Mid-term Voters' Resources

Here are some resources you might consult to
help inform your mid-term vote.

Photo shows suffrage hikers participating in a walk from New York City to Washington, D.C. which joined the March 3, 1913 National American Woman Suffrage Association parade.

George Grantham Bain Collection (Library of Congress) (Source: Flickr Commons Project, 2009)

01

United States Conference of Catholic Bishops. Foundational for understanding the role of faith in political participation. Available for purchase and a free PDF version at www.USCCB.org. Watch for an update to this document to be issued by the bishops’ conference before the 2018 midterms.

02

Network is a Catholic advocacy organization founded by Catholic Sisters in 1971. Their website provides many helpful resources to inform voters, including a comprehensive guide to the 2017 voting records of every member of congress and senate.

03

Vote411.org is the League of Women Voters’ source of comprehensive information for every voter in every state. Learn how to register to vote in your state, connect with your local county clerk to discover your polling place, and learn how you can volunteer on voting day.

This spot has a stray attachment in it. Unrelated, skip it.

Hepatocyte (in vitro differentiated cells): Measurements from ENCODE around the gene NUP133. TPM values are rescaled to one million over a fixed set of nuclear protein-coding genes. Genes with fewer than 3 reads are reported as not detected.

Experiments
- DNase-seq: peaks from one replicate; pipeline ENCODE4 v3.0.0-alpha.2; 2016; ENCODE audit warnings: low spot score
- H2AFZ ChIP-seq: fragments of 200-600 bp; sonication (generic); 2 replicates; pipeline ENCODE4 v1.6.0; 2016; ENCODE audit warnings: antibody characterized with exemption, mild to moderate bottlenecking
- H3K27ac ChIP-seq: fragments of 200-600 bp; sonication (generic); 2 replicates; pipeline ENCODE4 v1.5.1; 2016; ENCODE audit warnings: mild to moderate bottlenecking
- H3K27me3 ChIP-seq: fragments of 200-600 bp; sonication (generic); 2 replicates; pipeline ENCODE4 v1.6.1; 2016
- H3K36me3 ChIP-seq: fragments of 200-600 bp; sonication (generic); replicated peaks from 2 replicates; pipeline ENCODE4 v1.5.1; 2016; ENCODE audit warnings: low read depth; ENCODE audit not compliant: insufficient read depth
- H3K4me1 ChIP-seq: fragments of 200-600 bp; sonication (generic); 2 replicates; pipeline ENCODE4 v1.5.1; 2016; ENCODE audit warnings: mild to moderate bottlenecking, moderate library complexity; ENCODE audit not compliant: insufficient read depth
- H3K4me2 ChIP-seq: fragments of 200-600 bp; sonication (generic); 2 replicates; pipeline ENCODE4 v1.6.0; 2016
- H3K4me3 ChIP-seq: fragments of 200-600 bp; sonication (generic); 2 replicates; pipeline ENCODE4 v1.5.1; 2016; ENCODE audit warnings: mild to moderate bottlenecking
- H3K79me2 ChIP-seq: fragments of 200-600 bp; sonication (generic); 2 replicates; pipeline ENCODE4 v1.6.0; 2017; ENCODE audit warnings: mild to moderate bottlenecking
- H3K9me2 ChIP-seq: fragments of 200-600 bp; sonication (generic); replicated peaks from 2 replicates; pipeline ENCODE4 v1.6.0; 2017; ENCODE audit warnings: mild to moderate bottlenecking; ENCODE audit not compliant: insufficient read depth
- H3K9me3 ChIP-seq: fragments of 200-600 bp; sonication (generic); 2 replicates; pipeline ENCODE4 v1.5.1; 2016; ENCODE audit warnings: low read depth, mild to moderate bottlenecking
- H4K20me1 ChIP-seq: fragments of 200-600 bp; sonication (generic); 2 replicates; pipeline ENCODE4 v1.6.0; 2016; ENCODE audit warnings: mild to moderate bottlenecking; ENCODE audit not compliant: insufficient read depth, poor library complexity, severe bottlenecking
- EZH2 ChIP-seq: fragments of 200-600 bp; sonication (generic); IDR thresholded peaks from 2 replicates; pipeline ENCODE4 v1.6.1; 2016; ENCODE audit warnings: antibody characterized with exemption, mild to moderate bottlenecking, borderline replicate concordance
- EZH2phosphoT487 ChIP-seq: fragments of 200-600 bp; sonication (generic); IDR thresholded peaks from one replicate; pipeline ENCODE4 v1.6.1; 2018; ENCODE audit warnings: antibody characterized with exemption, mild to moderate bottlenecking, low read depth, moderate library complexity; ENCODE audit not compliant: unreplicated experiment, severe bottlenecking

04

If you know what county you live in, it’s good to start there. You’ll find a complete list of candidates and, close to the election, a sample ballot for your precinct.

05

You’ll find the popular voter’s prayer we created for the 2016 general election, Take it to Prayer: A Spiritual Reflection for Voters at https://springfieldop.org/featured/take-it-to-prayer-a-spiritual-reflection-for-voters/

06

www.ballotready.org aggregates content from candidates’ websites, social media, press, endorsers and board of elections for comprehensive, nonpartisan information about the candidates and referendums on your ballot. Everything is linked back to its original source so voters can verify any piece of information. They attempt to confirm information with candidates and give them opportunity to share even more information.

07

Your favorite advocacy groups.

If you have a special interest—tax reform, prison reform, immigration, climate change, for example—you may find some help from the organizations you normally turn to for information about these things.

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